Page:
4. “I should be giving anything extra I have to my kids or parents. They need it more than me.”

Women make sacrifices all the time, especially for their loved ones. Just last week I met with a woman who had spent the last 8 months working overtime on a special project at work. She received a bonus as a thank you for her hard work. She expressed to me that she needed a vacation badly, yet she felt guilty spending the bonus on herself. Instead, she decided to give it to her daughter to use as down payment on her first home.

Now, I am by no means saying she shouldn’t have helped her daughter. But I am saying that women are such natural caretakers and givers, that it is important to remember to “put the oxygen mask on yourself first.”

It is wonderful to be generous with your resources and give back, but it is important to be sure you are covering your needs too.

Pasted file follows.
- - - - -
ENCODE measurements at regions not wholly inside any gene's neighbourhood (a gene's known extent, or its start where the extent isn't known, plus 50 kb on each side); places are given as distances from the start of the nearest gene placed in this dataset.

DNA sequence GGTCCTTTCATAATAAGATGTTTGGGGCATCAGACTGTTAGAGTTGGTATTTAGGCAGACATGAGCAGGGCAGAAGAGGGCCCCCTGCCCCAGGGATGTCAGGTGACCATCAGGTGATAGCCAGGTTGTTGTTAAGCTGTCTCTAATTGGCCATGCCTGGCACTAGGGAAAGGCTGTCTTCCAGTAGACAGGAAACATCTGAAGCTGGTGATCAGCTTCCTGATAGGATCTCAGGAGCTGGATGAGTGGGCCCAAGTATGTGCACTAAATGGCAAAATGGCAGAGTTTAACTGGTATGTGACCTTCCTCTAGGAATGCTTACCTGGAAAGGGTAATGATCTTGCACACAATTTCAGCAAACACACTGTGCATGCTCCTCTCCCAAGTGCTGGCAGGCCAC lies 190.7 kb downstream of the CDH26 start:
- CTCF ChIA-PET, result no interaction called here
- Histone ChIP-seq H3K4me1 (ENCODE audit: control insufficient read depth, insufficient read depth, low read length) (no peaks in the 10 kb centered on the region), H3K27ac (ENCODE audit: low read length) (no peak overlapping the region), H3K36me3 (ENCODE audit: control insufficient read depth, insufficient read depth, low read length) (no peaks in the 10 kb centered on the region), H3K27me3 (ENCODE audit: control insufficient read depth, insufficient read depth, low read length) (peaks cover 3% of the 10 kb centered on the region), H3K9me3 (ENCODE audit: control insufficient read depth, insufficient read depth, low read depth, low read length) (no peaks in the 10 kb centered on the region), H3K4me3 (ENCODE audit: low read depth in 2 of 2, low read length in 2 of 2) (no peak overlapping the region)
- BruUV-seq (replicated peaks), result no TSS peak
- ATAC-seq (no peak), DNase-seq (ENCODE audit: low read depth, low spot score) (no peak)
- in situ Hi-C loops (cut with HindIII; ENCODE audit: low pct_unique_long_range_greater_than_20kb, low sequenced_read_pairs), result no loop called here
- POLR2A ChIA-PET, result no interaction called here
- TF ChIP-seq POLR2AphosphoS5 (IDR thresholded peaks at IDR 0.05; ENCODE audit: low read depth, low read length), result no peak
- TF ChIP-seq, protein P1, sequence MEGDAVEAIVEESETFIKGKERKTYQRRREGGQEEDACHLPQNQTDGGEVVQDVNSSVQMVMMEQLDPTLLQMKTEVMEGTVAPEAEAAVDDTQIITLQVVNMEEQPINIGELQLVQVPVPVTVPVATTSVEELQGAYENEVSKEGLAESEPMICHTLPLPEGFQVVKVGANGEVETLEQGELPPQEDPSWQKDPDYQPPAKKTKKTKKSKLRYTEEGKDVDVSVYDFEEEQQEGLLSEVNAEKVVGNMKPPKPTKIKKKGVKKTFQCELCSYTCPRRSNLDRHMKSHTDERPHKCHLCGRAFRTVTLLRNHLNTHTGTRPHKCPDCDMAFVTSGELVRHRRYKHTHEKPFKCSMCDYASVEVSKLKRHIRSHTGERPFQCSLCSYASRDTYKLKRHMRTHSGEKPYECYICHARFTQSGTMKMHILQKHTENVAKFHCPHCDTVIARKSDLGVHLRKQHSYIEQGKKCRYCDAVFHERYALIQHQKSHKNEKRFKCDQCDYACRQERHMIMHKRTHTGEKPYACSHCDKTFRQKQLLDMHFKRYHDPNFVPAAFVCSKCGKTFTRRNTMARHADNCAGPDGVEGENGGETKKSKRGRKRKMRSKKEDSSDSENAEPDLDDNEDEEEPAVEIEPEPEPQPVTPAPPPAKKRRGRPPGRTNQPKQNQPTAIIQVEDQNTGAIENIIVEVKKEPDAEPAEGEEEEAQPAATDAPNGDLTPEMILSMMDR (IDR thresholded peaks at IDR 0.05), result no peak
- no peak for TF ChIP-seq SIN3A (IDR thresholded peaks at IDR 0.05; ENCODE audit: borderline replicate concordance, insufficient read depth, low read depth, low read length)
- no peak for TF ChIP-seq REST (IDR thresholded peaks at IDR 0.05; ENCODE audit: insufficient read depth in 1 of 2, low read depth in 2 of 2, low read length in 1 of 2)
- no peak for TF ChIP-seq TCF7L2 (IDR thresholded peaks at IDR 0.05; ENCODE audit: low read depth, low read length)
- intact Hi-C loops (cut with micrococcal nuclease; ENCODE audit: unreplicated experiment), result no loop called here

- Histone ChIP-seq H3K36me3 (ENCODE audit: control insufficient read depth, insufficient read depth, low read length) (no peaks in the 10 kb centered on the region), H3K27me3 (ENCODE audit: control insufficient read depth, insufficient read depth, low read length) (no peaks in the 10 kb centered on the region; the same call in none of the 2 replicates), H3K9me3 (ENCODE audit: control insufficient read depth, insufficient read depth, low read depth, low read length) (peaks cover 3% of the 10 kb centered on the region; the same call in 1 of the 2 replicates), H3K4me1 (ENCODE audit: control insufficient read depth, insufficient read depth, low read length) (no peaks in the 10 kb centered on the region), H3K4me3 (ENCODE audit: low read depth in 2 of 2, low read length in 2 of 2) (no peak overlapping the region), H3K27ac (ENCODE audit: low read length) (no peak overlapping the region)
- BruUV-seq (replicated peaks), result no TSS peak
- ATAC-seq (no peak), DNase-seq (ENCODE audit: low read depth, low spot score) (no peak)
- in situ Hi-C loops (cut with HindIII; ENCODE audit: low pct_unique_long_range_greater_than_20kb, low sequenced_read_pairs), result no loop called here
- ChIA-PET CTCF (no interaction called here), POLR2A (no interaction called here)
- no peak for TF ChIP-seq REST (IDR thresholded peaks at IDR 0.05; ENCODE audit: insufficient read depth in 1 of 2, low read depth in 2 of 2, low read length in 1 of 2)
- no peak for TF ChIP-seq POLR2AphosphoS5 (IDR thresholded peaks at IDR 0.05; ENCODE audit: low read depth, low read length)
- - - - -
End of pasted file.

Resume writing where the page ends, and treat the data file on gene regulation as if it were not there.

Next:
I like to recommend setting aside 5% of your monthly pay for YOU. Whether that be for a massage, an art class you’ve been wanting to take, a designation that will help boost your career, or a nice dinner out, honoring yourself is important.

Women are far more capable when it comes to investing than they often give themselves credit for. If we want a future full of strong, independent women, we need to break down these false ideas around money and instill new money stories full of education, positivity, and empowerment.

Jenna Rogers

Jenna is a Certified Financial Planner in Santa Barbara, CA who specializes in helping women gain confidence in their financial decisions. She is a lover of all things visual and especially enjoys teaching creative women about finances.